TIAA Institute And Gflec Study Finds Americans’ Financial Literacy Has Increased Over Time

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Has Increased Over Time

Annual P-Fin Index survey also reveals that most people do not understand their own financial literacy strengths and weaknesses
NEW YORK (April 7, 2020) – The fourth annual Personal Finance Index (P-Fin Index), released today by TIAA Institute and the George Washington University School of Business (GWSB) Global Financial Literacy Excellence Center (GFLEC), shows a slight improvement in financial knowledge among Americans. This year’s survey also provides insights about the amount of time people spend at work on personal financial issues and about the financial literacy of Gen Z.
The P-Fin Index provides an annual snapshot of the financial literacy levels and understanding of the American population. In the context of the current pandemic and resulting economic crisis, the index provides a glimpse into the economic strength and preparedness of Americans going into the crisis and their ability to best navigate a recovery. The survey, conducted before the coronavirus pandemic, found that individuals with greater financial literacy are more likely to be able to cope with a financial shock. If an unexpected need arose, 77 percent of individuals with a high level of literacy would be able to come up with $2,000 versus just 21 percent of individuals with a low level of literacy.
On a positive note, the percentage of personal finance questions answered correctly has increased by 1 percentage point each year since the inaugural index in 2017. In 2020, U.S. adults correctly answered 52 percent of the P-Fin Index questions, on average, compared to 49 percent in 2017. This represents a statistically significant increase in Americans’ financial literacy over this period. However, Gen Z notably answered only 41 percent of the index questions correctly—this generational data is reported for the first time.
“Particularly as the world navigates the current health crisis, we are reminded that a sound understanding of the basic tenets of personal finance is critical to overall financial wellbeing,” said Stephanie Bell-Rose, Head of the TIAA Institute. “This year’s P-Fin Index provides essential data to help us better understand the financial literacy topics Americans are actually struggling to understand and how we can help them prepare for unexpected financial challenges in the future.”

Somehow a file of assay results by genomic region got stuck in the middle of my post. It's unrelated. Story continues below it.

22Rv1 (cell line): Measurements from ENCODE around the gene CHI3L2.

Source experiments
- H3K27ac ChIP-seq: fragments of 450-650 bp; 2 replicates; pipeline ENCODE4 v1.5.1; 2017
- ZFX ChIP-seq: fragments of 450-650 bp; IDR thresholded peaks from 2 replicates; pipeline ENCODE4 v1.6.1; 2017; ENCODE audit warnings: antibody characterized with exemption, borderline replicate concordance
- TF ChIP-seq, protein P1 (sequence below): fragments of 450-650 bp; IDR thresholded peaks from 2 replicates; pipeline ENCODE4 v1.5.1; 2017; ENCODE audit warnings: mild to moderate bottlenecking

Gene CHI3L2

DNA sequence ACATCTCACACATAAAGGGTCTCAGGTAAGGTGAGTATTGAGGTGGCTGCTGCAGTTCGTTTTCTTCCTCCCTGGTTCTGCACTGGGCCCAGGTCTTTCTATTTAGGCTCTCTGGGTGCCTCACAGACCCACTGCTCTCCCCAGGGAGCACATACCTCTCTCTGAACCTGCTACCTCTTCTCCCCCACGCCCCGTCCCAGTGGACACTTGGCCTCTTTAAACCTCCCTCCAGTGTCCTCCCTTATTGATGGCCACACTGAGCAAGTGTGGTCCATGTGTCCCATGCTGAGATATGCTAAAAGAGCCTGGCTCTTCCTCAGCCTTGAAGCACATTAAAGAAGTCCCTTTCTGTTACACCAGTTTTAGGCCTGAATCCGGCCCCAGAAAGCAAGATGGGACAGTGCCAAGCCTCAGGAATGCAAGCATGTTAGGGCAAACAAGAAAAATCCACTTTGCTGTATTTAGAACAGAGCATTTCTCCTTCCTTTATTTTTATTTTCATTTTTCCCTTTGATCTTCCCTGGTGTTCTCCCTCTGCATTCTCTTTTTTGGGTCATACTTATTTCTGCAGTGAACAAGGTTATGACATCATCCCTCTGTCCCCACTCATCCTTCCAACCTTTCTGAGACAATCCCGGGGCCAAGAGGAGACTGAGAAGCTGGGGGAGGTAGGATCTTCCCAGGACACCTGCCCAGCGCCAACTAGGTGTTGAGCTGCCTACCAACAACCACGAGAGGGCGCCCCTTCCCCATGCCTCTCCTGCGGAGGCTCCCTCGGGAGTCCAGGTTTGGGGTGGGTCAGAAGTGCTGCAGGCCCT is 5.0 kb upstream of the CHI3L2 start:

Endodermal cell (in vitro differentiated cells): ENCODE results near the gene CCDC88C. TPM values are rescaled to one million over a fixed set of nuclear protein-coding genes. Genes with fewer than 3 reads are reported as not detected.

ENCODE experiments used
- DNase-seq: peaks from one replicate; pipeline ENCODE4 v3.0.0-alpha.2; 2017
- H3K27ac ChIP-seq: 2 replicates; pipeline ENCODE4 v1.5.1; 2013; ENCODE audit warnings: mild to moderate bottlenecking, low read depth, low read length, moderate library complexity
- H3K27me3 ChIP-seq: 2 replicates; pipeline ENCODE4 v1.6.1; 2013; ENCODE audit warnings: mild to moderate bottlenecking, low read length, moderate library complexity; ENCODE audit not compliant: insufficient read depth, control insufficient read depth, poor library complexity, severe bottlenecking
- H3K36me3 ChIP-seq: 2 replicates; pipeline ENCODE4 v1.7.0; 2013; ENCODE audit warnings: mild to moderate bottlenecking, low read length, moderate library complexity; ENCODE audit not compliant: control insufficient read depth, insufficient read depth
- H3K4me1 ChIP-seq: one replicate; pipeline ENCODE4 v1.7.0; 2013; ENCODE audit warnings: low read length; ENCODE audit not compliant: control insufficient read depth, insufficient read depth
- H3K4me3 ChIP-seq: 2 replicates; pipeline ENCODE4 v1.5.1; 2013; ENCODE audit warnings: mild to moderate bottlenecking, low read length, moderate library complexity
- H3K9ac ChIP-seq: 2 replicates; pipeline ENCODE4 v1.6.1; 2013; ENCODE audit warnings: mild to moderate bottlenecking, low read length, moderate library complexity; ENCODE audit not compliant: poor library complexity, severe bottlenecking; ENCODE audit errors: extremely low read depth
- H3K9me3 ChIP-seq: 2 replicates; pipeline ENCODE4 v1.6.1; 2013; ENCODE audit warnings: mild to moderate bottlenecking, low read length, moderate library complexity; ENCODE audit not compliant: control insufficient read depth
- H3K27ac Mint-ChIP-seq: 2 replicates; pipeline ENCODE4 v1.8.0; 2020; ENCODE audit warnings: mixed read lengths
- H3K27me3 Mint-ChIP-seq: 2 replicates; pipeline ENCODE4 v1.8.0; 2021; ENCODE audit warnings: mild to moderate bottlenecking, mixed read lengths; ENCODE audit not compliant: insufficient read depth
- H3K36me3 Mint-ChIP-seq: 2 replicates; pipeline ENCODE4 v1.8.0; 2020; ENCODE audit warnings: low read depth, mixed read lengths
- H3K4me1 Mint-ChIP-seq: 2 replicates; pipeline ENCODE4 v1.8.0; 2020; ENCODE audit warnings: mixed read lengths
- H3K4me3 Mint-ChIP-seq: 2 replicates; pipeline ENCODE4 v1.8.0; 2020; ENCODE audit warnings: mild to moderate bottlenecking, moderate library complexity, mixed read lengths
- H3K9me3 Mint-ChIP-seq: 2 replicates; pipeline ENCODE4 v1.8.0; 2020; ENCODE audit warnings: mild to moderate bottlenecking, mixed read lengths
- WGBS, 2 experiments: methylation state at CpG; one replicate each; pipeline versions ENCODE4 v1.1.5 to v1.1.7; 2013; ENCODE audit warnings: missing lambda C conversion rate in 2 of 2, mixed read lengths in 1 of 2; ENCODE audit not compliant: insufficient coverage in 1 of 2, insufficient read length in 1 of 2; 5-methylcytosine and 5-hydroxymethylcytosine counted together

While overall financial literacy is improving, this year’s survey also revealed that many Americans incorrectly assess their own aptitude on a variety of financial literacy topics. Those surveyed identified consuming and earning as areas where they felt most knowledgeable; however, the topic of borrowing is where Americans show the most proficiency. Similarly, adults believe investing is a topic where they are least knowledgeable, while comprehending risk is actually where significant knowledge gaps remain.
Additionally, the survey found that Americans spend significant time during their workday navigating money management problems. U.S. adults with low financial literacy spend an average of 12 hours per week—including six hours while at work—dealing with personal finance issues, compared to three hours for those with high financial literacy—including one hour while at work.
“Even before the Covid-19 pandemic hit the economy, there were signs of financial fragility and financial distress. This report reminds us that it is during a storm that sailing knowledge (financial literacy) shows its worth. Going forward, it is going to be even more important to have the skills and knowledge necessary to build financial resilience,” said Annamaria Lusardi, the Denit Trust Endowed Chair of Economics and Accountancy at GWSB and the Academic Director of GFLEC.
The P-Fin Index includes a total of 28 questions across eight areas of personal finance in which individuals routinely function:
  • Earning: determinants of wages and take-home pay
  • Consuming: budgets and managing spending
  • Saving: factors that maximize accumulations
  • Investing: investment types, risk and return
  • Borrowing/managing debt: relationship between loan features and repayments
  • Insuring: types of coverage and how insurance works
  • Comprehending risk: understanding uncertain financial outcomes
  • Go-to information sources: recognizing appropriate sources and advice
The 2020 P-Fin Index survey sampled 1,008 U.S. adults through an online portal in January 2020. The full report can be found HERE.



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